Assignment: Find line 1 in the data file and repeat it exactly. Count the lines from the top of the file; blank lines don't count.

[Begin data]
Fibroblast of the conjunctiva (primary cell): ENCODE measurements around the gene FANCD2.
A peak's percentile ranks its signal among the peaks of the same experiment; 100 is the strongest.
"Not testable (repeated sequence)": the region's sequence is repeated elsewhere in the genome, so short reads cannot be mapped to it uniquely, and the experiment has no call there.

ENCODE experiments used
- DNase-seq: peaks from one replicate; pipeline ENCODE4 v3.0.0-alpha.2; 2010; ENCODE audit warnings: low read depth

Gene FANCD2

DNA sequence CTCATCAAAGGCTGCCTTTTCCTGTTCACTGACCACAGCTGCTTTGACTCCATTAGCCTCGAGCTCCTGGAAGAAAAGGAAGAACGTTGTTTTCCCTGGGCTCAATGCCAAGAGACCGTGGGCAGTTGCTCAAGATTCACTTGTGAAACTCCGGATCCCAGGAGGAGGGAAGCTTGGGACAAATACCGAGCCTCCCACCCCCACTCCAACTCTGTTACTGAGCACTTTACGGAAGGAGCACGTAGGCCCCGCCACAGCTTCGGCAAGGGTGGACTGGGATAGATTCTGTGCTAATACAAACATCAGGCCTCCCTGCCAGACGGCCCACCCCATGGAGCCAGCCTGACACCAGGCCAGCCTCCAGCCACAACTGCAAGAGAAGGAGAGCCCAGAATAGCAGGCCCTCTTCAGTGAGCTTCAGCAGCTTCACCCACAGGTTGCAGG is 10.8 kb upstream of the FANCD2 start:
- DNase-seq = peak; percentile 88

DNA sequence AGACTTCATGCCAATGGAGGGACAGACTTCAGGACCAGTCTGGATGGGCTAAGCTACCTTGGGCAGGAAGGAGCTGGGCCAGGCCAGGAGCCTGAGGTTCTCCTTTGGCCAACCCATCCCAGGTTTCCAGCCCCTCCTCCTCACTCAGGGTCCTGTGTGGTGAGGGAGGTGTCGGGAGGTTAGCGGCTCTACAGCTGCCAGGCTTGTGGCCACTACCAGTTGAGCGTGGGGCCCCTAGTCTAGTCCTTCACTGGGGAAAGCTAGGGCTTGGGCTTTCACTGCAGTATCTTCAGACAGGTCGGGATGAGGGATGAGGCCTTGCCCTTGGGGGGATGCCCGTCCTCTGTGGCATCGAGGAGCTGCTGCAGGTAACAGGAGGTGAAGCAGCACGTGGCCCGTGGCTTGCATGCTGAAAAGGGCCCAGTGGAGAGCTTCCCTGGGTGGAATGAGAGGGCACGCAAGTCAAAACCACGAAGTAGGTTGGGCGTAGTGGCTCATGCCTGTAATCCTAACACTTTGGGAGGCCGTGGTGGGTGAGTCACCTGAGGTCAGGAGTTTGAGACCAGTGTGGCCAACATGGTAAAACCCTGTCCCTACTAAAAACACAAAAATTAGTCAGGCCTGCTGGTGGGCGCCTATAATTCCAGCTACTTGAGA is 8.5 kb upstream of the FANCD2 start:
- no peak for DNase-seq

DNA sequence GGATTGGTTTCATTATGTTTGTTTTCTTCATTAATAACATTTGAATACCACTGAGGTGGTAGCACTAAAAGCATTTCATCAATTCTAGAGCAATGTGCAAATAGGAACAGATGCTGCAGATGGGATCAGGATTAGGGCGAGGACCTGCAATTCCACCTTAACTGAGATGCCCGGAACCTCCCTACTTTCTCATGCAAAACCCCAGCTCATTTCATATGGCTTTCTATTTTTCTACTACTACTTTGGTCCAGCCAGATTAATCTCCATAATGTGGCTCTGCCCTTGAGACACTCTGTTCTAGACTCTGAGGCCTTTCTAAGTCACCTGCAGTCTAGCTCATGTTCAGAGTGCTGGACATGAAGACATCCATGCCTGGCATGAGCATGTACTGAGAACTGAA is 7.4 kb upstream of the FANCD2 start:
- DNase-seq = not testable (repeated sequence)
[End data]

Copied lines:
Fibroblast of the conjunctiva (primary cell): ENCODE measurements around the gene FANCD2.